City Council Reorganization Recap
While yesterday was a “historic” day in Hoboken (with the Inauguration of the new Mayor & Council members) – there was “regular business” to tend to….
City Council Reorg Recap
Speaker after speaker at the inauguration of the new Mayor and City Council members repeated the same theme: “It’s time to work together to make a better Hoboken.”
Stevens Institute President Hal Raveche said it’s not time to advance the council’s agenda or the Mayor’s agenda, but the Hoboken agenda.
Council members and the Mayor alike echoed this sentiment like a “sandwich special of the day,” but there were still a few pieces of inauguration cake left as the new council majority showed just how unwilling they really were to work with the new Mayor. The honeymoon ended as quickly as it started (if there even was one beyond the post-election rhetoric.)
Here’s a recap of the reorganization meeting:
First order of business: New Council President
As widely expected, losing Mayoral candidate Dawn Zimmer was chosen to replace Nino Giacchi as Council President. The nomination was made by Beth Mason and seconded by Mike Russo, with a unanimous vote.
Peter Cunningham was elected Vice President and newly seated member Dave Mello was chosen to “represent the City Council on the Planning Board.” Most of the resolutions were the usual fiscal year-beginning housekeeping items that every council has to do. State Monitor Judy Tripodi said work was underway on the new budget with details ahead later this summer.
Some of the council meeting dates were moved around as well, with the next meeting finally scheduled for July 22nd.
Public notice posting causes consternation
Cities are legally mandated to post public notices in two daily newspapers. The problem is – very few members of the public actually see them anymore.
Since there is only one in Hudson County (that hardly anyone in Hoboken reads anyway), the council designated the Jersey City tabloid along with one of the other papers published outside the county who only run Hoboken stories involving the old SWAT Team.
Beth Mason recognized that more Hobokenites get their information from the web than they do from NJ newspapers, and made a motion to include Hoboken411 and other websites for legal notice advertising.
The new council majority balked at the move, led by Ravi Bhalla (who used Hoboken411 to advertise his law firm) and Carol Marsh, who is apparently still bitter about the truthful retrospective of her political alliance flip-flopping.
Getting Hoboken’s legal notices delivered directly to the largest readership in Hoboken is apparently not as important to these new council members as buttering up their tender, fragile egos.
Hey guys – what happened to “transparency,” “communication” and “we can’t ignore what has made Hoboken great?” SHAME on all of you!
Three Ordinances on the agenda
The first ordinance was a leftover involving the laws governing Doggy Day Care and Boarding services. It had moved through committee, so it was supported on First Reading, with a Public Hearing scheduled for the next meeting. The second ordinance was the annual housekeeping item regarding the establishment of the salaries of the Mayor, City Council and Department Heads. Zimmer balked at it saying the council “had not been given enough time to review it.” She had it pulled and there was no vote. Good job – “think about it” more, Dawn! (Try some Gingko Biloba – it works wonders!)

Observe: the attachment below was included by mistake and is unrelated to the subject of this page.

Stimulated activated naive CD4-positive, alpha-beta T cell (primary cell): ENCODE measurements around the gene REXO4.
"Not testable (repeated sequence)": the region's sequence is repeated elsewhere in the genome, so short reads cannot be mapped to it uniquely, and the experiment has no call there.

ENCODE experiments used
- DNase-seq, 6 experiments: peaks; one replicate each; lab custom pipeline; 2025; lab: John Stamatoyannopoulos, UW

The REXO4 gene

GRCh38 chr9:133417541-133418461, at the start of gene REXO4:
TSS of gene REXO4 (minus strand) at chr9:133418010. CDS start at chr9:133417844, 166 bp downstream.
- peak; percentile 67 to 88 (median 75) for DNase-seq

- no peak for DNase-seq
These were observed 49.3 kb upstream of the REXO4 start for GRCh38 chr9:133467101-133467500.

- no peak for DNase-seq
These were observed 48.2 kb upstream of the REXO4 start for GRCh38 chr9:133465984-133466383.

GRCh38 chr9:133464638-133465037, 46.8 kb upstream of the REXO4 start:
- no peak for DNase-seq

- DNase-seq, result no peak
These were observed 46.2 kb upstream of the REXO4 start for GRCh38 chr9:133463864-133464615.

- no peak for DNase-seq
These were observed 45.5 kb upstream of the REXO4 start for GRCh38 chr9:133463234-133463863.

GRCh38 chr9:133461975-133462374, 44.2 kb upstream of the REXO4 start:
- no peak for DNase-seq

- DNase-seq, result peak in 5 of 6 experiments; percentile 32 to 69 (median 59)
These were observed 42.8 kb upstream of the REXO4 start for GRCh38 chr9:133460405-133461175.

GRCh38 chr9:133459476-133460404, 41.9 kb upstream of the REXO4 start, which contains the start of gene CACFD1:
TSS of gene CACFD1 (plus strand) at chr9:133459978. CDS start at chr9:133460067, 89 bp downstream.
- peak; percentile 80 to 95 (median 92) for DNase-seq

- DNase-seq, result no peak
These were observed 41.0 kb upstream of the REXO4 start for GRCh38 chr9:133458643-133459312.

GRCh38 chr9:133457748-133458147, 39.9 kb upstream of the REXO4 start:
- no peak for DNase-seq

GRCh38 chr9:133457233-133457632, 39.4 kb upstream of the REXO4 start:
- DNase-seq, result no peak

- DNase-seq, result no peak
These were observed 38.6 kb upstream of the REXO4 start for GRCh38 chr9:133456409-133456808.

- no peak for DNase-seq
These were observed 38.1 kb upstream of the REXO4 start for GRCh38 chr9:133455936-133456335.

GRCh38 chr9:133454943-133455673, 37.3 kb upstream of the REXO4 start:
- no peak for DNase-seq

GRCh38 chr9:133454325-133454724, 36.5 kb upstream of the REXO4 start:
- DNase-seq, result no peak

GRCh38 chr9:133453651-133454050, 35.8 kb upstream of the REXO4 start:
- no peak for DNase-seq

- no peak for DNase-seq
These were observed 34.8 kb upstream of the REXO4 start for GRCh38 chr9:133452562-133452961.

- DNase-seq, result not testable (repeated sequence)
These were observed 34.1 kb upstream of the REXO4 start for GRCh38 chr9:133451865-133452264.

The Mayor appoints the directors, and the council has “Advice and Consent” to vote against the appointments. Zimmer suggested an “Ad Hoc” subcommittee be set up to “review” any of Mayor Cammarano’s yet-to-be announced appointments. Others say that is the council’s job as a whole to be done in public session and should not be done in an ad-hoc manner. The point may be moot anyway since Judy Tripodi will have the final say.
So much for “working together!”
The third ordinance placed on the agenda was seen as the new majority’s “declaration of war” on Cammarano, as well as the power of the Mayor’s office itself. What Dawn Zimmer couldn’t accomplish at the ballot box she’s looking to do through constitutional change. The ordinance “Establishing the Hoboken City Council as the appointment authority for the Hoboken Zoning Board and confirming the governing body’s role as the City Redevelopment Agency” (say that three times fast) came up for first reading and divided the council.
Former President Nino Giacchi noted that the ordinance had not gone through committee, and that a change in the law this substantial should receive proper review. Although Zimmer pulled the previous ordinance because she claimed she “did not have time to review it,” she rejected Giacchi’s exact same point on the ordinance sponsored by her buddy Mello. (“Contradiction Panini” must have been the sandwich of the day…)
Mason also spoke up, noting that the ordinance should not include both the Zoning Board and the Redevelopment Authority, which are two separate entities. If the council did nothing they would still be the sole redevelopment agency.
Dividing the government right out of the box
Russo spoke up in agreement that a vote should be put off until committee review, noting this was not in the “spirit of cooperation” with the new Mayor that the new council members had claimed to support.
He said he’d rather see the first meeting of the year continue the spirit of cooperation, not destroy it.
Mello rudely rejected the arguments and refused to table the ordinance, forcing the council members Mason, Giacchi, Russo, and Theresa Castellano to vote no while the Zimmer/Cunningham/Bhalla/Marsh/Mello robot-factory voted yes.
A public hearing will be held at the next meeting. Instead of a month of cooperation, 5 members of the council decided go with confrontation right out of the gate, appealing to their angriest (and loudest) supporters/groupies.
And away we go… comment below and strap in for a bumpy ride ahead.